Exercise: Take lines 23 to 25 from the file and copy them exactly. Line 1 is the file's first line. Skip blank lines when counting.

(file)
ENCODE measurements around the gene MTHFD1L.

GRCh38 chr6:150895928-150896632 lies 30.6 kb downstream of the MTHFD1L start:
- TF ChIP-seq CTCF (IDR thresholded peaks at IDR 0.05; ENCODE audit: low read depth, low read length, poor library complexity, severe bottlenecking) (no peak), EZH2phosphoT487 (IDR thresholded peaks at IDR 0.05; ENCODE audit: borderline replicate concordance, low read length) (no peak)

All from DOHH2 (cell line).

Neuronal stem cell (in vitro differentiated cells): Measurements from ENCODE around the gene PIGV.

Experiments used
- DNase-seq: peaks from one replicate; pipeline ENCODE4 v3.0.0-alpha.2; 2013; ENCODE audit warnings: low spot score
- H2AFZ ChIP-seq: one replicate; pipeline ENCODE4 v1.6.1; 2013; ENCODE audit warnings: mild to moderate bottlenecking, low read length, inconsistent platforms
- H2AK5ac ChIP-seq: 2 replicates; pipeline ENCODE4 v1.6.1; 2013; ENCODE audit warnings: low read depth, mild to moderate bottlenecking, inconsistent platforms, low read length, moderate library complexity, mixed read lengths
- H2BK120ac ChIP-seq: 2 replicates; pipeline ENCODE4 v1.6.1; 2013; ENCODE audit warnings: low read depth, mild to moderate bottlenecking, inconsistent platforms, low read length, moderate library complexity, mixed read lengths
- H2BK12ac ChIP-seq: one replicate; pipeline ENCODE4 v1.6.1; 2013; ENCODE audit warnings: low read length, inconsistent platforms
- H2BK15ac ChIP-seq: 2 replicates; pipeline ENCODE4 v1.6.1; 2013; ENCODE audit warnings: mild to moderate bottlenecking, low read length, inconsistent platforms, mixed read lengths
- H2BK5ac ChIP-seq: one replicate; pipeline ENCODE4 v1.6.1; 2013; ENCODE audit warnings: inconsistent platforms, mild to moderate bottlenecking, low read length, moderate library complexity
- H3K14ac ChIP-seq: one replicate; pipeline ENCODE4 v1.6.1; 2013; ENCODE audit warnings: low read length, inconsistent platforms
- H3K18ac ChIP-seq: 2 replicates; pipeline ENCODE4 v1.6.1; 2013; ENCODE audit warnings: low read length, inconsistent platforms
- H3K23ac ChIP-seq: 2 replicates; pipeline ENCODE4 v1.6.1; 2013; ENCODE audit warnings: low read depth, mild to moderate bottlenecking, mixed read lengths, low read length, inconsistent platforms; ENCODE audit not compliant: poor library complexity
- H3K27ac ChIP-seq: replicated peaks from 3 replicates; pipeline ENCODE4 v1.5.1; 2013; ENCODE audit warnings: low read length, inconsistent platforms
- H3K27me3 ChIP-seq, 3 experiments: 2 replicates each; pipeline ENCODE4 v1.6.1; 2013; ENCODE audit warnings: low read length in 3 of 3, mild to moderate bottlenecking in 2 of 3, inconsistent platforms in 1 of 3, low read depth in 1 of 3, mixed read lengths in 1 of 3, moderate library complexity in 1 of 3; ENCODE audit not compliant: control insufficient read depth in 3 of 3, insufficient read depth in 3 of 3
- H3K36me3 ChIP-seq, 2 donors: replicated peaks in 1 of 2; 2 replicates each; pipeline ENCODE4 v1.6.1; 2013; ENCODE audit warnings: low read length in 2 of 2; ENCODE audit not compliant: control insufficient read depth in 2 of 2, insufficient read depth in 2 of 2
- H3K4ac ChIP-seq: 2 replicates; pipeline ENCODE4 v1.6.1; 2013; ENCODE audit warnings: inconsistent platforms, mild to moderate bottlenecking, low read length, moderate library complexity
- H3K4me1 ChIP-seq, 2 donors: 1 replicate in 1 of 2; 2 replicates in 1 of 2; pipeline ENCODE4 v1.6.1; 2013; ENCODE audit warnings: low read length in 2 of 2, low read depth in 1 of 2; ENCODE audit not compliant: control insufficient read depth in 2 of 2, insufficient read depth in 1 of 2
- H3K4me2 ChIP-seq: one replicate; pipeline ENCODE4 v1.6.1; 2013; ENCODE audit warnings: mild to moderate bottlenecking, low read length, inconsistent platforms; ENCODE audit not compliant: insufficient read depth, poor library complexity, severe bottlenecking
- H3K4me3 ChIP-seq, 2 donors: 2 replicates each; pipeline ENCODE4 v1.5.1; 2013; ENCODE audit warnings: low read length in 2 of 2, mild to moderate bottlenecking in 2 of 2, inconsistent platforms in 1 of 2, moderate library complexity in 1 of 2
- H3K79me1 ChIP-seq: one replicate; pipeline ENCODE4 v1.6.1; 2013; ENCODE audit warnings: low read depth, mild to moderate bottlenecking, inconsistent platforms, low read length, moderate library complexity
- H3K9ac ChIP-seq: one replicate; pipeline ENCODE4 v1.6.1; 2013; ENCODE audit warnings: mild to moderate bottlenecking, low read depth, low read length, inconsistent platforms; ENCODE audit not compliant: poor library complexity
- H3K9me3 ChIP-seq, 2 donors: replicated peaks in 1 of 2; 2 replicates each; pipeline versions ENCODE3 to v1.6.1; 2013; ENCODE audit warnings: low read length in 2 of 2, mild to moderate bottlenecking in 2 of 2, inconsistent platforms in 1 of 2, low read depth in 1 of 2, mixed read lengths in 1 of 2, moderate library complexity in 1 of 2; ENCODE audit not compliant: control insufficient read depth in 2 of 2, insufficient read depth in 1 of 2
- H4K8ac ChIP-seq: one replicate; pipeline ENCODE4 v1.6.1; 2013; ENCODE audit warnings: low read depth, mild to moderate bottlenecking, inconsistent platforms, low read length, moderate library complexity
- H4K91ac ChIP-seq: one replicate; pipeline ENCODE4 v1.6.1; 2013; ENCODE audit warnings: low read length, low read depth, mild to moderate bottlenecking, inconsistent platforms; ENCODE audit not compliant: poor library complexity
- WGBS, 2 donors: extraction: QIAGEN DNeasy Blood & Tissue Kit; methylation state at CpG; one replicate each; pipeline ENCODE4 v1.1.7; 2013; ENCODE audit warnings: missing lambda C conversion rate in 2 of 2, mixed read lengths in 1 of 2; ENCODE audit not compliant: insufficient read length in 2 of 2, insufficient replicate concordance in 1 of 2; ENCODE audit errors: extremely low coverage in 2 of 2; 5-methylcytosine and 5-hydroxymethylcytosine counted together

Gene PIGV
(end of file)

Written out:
- H3K4me3 ChIP-seq, 2 donors: 2 replicates each; pipeline ENCODE4 v1.5.1; 2013; ENCODE audit warnings: low read length in 2 of 2, mild to moderate bottlenecking in 2 of 2, inconsistent platforms in 1 of 2, moderate library complexity in 1 of 2
- H3K79me1 ChIP-seq: one replicate; pipeline ENCODE4 v1.6.1; 2013; ENCODE audit warnings: low read depth, mild to moderate bottlenecking, inconsistent platforms, low read length, moderate library complexity
- H3K9ac ChIP-seq: one replicate; pipeline ENCODE4 v1.6.1; 2013; ENCODE audit warnings: mild to moderate bottlenecking, low read depth, low read length, inconsistent platforms; ENCODE audit not compliant: poor library complexity